Mies’s drawings and collages depict the Friedrichstrasse Skyscraper as a geological eruption from within the fabric of the city, its sharp angular forms rising unexpectedly from the ground. Yet the site was not a mountainside but rather the heart of the industrial metropolis, experienced by many as chaotic, anonymous and alienating. All around the tower, Mies depicted a foreboding darkness; dreary facades concealing their interiors, encrusted with overbearing ornament and overladen with advertising and signage. In contrast, the tower was a luminous, shimmering beacon of renewal, its mass dematerialising into light and air, reflection and refraction.
Although his large and extraordinary charcoal drawings and photomontages were made only after the competition had ended, for exhibition purposes, the smaller drawings Mies prepared for his entry experimented with similar techniques and aims. They explored a radically different kind of building, metropolitan in scale and program but also abstract, non-representational, seemingly natural and archaic in form yet constructed of the most sophisticated technology then imaginable. The synthetic crystal deftly reconciled the antimony between technology and nature in what was to be a second nature, humanized yet in harmony with the cosmos. The crystal had already become a figure of vitalism in philosophy and the arts during the nineteenth century, precisely as an example of inorganic matter that grew like a plant or organism.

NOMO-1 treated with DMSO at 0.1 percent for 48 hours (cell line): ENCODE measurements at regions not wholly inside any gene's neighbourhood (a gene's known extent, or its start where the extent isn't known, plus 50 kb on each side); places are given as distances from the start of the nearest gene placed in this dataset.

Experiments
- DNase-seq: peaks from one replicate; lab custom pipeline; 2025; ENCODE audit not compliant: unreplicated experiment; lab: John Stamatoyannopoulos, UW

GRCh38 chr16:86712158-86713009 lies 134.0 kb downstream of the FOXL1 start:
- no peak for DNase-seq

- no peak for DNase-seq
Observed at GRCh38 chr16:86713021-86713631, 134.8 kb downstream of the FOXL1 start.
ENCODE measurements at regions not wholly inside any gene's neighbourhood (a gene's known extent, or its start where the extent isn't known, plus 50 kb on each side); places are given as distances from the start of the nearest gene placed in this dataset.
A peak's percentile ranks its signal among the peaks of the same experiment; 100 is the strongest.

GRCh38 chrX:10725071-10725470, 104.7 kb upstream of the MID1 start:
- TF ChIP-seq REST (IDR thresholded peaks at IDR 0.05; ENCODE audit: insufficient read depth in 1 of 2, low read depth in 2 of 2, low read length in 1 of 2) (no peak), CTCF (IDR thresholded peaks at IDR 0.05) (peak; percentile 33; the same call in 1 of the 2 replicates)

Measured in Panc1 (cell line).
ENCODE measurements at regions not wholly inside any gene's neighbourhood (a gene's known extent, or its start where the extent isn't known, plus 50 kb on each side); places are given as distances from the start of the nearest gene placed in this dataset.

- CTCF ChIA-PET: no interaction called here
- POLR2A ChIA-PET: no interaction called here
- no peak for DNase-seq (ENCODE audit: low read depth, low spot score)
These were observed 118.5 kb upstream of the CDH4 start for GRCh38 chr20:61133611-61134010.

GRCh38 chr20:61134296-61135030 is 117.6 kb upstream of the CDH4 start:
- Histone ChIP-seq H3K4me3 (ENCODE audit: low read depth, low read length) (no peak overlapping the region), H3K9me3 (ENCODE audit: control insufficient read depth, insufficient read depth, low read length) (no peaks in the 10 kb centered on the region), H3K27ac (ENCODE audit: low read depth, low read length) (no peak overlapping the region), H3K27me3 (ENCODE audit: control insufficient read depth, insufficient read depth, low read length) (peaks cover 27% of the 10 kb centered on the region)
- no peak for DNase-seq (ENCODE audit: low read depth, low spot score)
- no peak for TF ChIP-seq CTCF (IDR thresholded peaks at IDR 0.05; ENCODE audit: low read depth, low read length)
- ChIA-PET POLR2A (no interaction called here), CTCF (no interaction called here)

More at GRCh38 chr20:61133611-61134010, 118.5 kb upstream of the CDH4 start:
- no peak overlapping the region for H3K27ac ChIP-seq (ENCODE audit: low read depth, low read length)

Larger than life and opening towards the sky, Mies’s building would have mesmerized observers through the play of light and reflection on its faceted surfaces. It would have stopped viewers in their tracks in wonderment at this new, strange and ambiguous beauty – an almost ugly beauty, as Phyllis Lambert would call Mies’s first realized high-rise, Lake Shore Drive in Chicago, many years later. Seeing Mies’s charcoal drawing of the Friedrichstrasse Skyscraper on exhibition at the Museum of Modern Art certainly stopped John Hedjuk, even in 1986. ‘It had the quality of transfixing one’, Hejduk exclaimed. ‘Everything else just dropped away’. So enamoured was Mies himself by this potential that he quickly embarked on a second, taller tower with an amoeboid plan, known as the Glass Skyscraper.
In time Mies’s Friedrichstrasse and Glass skyscrapers would come to be considered his first projects – the degree zero of his career and of a certain strain of modern architecture, just as Black Square (1915) would occlude the earlier work of Kazimir Malevich and mark the beginning of Suprematism. Mies embraced the opportunity to reconstruct his identity in this way when, in the mid-1920s, he asked his assistant, Sergius Reugenberg to throw away many of the drawings of his earlier, neoclassical projects. He even went so far as to change his name, prompted perhaps by changes in his artistic and personal life as well as the experience of the war and the spirit of new beginnings. But we’ll save that story for later in the week.